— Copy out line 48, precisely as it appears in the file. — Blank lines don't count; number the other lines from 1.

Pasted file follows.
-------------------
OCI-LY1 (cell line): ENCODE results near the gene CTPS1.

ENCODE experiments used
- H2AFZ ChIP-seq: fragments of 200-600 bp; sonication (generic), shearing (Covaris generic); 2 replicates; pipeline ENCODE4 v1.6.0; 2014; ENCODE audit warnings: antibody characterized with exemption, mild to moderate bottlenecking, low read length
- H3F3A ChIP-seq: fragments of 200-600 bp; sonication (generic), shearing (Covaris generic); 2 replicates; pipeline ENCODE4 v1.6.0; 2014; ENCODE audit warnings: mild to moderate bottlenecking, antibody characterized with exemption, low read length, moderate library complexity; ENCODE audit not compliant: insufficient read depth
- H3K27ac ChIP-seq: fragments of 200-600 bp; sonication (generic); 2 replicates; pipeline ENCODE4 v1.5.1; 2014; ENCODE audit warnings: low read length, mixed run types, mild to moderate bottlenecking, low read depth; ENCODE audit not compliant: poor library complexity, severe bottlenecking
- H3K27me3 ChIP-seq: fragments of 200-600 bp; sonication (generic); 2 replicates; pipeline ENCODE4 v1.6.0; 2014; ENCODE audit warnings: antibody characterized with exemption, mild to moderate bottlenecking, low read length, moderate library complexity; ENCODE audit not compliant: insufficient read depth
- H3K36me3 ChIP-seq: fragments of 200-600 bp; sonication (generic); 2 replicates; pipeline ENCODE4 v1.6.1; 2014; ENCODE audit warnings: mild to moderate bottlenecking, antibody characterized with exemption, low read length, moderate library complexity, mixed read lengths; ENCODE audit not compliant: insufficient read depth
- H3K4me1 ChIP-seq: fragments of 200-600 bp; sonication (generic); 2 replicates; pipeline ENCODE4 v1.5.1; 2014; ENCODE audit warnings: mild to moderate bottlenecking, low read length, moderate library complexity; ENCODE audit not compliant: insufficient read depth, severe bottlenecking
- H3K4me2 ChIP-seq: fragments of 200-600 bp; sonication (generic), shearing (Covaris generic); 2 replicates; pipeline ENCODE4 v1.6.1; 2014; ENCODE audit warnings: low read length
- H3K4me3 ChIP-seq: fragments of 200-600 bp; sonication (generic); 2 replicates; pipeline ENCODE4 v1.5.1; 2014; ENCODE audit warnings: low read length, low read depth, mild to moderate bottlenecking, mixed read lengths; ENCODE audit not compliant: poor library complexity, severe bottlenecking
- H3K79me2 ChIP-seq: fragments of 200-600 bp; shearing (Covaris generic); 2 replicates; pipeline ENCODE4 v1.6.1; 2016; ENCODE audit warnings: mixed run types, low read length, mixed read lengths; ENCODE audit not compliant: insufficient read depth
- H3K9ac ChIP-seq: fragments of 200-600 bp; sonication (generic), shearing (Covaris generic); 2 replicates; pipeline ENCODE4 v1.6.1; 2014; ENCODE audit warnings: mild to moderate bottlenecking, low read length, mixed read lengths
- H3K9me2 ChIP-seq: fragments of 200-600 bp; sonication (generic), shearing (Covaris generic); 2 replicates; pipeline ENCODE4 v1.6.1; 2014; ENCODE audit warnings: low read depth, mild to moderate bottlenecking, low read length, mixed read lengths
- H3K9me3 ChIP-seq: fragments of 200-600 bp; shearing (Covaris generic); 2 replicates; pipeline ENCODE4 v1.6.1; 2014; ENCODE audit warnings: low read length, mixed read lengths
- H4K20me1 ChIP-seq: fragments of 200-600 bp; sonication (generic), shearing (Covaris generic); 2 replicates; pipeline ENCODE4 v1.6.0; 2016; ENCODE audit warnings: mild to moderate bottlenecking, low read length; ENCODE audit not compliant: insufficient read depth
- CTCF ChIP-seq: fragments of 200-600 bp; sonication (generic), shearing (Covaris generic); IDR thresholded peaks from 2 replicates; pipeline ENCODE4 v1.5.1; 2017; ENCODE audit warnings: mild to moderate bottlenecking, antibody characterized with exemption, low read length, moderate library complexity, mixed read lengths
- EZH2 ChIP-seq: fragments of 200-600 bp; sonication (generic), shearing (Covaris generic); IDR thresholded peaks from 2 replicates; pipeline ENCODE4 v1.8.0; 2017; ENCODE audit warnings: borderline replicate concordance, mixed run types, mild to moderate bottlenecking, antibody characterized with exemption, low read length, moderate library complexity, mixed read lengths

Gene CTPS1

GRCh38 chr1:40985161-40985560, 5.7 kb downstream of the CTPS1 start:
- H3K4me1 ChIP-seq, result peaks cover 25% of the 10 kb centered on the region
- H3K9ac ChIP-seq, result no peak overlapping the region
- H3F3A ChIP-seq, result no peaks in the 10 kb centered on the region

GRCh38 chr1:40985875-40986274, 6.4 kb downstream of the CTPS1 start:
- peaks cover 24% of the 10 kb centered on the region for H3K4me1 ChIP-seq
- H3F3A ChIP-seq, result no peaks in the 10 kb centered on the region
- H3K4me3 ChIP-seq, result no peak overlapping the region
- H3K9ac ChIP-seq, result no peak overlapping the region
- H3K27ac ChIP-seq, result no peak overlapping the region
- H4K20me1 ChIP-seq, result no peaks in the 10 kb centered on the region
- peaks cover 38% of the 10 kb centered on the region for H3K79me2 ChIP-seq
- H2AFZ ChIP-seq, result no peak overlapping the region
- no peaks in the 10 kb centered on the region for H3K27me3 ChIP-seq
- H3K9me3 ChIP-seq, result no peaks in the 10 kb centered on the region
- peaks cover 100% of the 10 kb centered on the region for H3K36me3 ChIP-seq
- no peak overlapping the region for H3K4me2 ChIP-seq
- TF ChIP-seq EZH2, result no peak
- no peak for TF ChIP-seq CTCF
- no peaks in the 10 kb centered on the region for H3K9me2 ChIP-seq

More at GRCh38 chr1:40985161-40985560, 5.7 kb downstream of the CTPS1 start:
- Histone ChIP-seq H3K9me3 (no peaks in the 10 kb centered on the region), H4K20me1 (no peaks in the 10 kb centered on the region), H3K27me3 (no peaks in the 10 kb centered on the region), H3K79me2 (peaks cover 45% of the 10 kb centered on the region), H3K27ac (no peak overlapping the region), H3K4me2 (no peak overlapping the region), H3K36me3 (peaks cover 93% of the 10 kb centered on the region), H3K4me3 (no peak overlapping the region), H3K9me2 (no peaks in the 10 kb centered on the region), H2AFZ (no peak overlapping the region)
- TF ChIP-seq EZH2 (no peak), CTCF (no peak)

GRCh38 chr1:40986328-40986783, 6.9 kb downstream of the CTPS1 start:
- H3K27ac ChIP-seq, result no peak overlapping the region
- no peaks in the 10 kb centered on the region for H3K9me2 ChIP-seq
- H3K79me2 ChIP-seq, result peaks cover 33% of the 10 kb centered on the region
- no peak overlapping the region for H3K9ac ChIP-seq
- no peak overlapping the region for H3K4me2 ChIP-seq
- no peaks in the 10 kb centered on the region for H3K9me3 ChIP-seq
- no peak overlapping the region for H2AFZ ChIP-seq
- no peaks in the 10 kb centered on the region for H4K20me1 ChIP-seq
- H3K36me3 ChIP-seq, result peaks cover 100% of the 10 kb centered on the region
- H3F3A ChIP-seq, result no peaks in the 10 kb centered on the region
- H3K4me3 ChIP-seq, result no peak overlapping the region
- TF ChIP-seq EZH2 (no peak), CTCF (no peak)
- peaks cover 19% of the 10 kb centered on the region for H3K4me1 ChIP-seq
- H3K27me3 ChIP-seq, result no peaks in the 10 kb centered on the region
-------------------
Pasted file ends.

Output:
- no peaks in the 10 kb centered on the region for H3K9me3 ChIP-seq